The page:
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Gang Characteristics and Growth

A gang differs from a drug distribution organization in structure, objective, and methods (specifically in its use of violence). An urban drug organization is a small, loose confederation of individuals who are usually in their late 20s. This type of group unites to cash in on the lucrative drug market, and its main goal is to accumulate wealth. The drug of preference is cocaine, and distribution is above the street level. For a drug organization, violence is a defense mechanism—a reaction in the face of a crisis or a byproduct of the trade. With the widespread use of cocaine and its derivatives, the number of drug trafficking organizations rose dramatically in the 1980s.

In contrast, a youth gang is an organization of tightly bonded youth who are joined together and controlled by a criminal leader. A gang is often conceived and nurtured by an individual who uses it as a vehicle to raise himself or herself to a position of power among his or her peers. In Baltimore, the gang's energy is directed toward distributing narcotics or providing support services for the drug trade, which may include murder for hire.

In specific inner-city territories, Baltimore gangs control drug distribution from street-level consumption to bulk wholesale. Gangs dominate the heroin market and distribute cocaine as a side venture. Gangs maintain and expand their control through systematic violence—establishing a reign of terror that stifles opposition and increases a gang's influence.

Unlike a stereotypical street drug dealer, who plies the trade in the local neighborhood and treats this occupation as a live-and-let-live proposition, a gang leader seeks to dominate territory and expand the gang's geographic control. A violence-prone gang easily intimidates the neighborhood drug dealer, assimilating or tolerating the dealer's presence but on an unequal, tenuous footing.

After the base of operation is secured, a gang focuses on optimizing the territory for the sale of street-grade heroin and cocaine. Under the leader's direction, the hardcore gang members—soldiers1 whose loyalty to the leader is expected to be absolute—secure drug stash houses and paraphernalia for the operation and recruit the expendable dealers, runners, touts, and lookouts. As the gang's profits grow, more expendable, lower-level members are recruited, and the gang's size and influence expand.

The gang leader maintains dominance over the membership by a mixture of rewards and violence, with an emphasis on the latter. The leader is the focal point of the gang's activities, the final arbiter of disputes, the source of spending money and bail, and the receiver and dispenser of information. He or she manipulates gang members by testing loyalties, determining status, and keeping members off guard and subservient to his or her will—perfecting a totalitarian form of control.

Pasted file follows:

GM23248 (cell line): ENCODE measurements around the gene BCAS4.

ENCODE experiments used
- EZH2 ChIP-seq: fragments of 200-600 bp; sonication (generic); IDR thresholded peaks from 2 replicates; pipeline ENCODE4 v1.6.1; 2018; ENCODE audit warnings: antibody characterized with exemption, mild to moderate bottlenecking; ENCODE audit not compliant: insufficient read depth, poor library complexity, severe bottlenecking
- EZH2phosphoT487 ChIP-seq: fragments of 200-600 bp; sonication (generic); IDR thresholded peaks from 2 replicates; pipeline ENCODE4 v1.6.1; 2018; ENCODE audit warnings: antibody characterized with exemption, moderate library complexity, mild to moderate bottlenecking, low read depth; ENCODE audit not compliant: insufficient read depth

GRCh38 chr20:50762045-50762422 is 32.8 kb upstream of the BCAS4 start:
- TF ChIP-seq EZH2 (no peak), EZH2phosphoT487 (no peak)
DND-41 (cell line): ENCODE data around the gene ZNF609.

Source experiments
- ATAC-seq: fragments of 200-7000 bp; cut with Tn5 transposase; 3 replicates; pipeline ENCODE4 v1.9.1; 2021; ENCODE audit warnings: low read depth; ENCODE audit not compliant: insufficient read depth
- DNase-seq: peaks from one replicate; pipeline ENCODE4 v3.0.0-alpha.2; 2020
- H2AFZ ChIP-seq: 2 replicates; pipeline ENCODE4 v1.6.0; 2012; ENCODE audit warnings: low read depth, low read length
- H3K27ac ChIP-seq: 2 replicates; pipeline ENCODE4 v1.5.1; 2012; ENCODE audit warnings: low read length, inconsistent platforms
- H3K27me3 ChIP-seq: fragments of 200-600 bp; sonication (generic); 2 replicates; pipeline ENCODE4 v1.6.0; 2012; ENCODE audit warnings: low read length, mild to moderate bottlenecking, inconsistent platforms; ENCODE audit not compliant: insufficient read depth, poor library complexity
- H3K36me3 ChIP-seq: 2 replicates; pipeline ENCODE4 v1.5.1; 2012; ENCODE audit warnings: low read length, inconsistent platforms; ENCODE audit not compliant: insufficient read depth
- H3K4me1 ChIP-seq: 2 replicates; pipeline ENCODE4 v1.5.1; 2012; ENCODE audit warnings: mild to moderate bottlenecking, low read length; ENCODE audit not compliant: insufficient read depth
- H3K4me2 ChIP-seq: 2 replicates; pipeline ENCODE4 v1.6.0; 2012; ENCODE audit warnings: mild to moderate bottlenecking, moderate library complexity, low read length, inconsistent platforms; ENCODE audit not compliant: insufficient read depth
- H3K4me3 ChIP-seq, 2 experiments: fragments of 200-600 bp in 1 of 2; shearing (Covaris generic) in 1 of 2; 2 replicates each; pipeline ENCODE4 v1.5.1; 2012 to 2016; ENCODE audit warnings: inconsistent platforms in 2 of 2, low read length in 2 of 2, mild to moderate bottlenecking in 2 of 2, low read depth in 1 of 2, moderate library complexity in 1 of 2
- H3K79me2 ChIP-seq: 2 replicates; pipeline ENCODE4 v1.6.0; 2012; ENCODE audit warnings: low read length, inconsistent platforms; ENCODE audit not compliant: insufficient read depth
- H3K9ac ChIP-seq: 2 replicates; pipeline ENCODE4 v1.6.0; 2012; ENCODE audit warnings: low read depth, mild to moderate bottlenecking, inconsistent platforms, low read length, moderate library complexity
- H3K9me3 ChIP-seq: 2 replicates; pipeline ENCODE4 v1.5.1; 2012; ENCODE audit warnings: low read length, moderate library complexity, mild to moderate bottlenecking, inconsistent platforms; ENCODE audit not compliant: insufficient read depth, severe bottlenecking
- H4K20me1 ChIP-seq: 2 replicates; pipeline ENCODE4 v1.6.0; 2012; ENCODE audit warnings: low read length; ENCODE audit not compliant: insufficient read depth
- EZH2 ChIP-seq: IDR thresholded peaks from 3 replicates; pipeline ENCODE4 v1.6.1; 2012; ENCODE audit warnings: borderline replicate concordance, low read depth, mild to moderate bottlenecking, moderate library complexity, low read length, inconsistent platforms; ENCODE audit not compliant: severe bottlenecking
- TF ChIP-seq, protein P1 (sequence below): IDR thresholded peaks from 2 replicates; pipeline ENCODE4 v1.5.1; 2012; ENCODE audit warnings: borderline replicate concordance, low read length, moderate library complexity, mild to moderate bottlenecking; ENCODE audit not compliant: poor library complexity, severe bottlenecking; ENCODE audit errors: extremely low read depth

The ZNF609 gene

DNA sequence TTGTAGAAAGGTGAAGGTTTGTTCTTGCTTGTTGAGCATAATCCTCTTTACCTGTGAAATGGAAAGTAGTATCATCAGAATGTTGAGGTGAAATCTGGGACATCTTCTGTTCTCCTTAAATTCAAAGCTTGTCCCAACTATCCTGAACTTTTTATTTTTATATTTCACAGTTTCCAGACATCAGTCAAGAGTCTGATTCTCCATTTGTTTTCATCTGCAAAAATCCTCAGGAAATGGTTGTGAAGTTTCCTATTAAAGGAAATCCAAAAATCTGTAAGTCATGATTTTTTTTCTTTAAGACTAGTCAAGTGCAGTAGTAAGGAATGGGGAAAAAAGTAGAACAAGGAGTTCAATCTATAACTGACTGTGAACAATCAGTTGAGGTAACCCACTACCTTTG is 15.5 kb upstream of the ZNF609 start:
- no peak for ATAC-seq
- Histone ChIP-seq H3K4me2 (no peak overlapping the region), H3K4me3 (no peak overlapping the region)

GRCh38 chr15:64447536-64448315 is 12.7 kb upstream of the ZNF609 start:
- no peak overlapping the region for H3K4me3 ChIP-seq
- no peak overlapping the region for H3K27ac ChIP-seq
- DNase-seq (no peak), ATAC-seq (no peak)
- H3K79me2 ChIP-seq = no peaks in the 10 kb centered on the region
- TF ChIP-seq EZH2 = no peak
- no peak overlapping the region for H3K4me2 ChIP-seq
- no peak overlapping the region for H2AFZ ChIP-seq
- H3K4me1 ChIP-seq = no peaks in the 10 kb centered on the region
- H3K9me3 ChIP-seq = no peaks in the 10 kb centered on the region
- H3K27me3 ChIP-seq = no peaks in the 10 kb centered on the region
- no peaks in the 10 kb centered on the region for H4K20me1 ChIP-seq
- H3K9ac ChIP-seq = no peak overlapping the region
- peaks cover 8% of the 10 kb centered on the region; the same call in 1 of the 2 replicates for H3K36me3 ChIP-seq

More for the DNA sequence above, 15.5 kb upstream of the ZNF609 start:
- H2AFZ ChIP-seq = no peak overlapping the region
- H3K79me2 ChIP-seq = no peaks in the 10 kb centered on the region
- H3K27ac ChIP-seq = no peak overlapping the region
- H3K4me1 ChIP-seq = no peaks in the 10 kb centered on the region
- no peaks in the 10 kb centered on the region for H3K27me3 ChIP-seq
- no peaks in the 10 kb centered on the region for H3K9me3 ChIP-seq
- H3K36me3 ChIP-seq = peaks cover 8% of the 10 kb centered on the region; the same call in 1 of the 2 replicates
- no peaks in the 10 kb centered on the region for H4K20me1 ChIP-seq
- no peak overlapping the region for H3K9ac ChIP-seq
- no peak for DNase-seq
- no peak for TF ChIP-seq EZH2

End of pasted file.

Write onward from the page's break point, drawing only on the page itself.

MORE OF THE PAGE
While the gang secures the lines of distribution, the leader controls the flow of drug revenues and maps out supply lines. The gang leader is in contact with established local leaders of other gangs and with former gang leaders who now work in the criminal underworld and no longer require the services of the gang. These more experienced gangsters coach the younger criminal in matters such as hiring lawyers, hiding money, creating communication networks, and researching police investigative procedures and ways to avoid them.2

A product of the leader's desire for power, the gang is driven to generate terror. The fledgling gang announces its presence by committing violent acts to establish its claim to a neighborhood and, after gaining control, by continuous fighting to maintain and expand control. Rivals, recalcitrant dealers, potential witnesses, and other enemies are identified and dealt with in a variety of ways, which often culminate in murder. These acts are publicly acknowledged by the gang. Credit is taken, and the crime is added to the reputation of the gang and symbolized through the leader's name.

Gangs use the art of name recognition to maintain control. Using violence to accomplish his or her goals, the leader sees that his or her name becomes inextricably associated with terror. When the leader's name is mentioned, opposition is expected to crumble. Witnesses and victims often use the phrase "he don't play" to explain their reluctance to cooperate with an investigation. At some point in a gang's evolution, a leader's name seeps beyond the criminal realm and into the public consciousness. As parents learn the names of gang leaders from their children, the names spread throughout the city and strike fear. Fear works in favor of the leader and his or her agents because families, fearing retribution, encourage potential witnesses not to get involved in any investigation of the gang.

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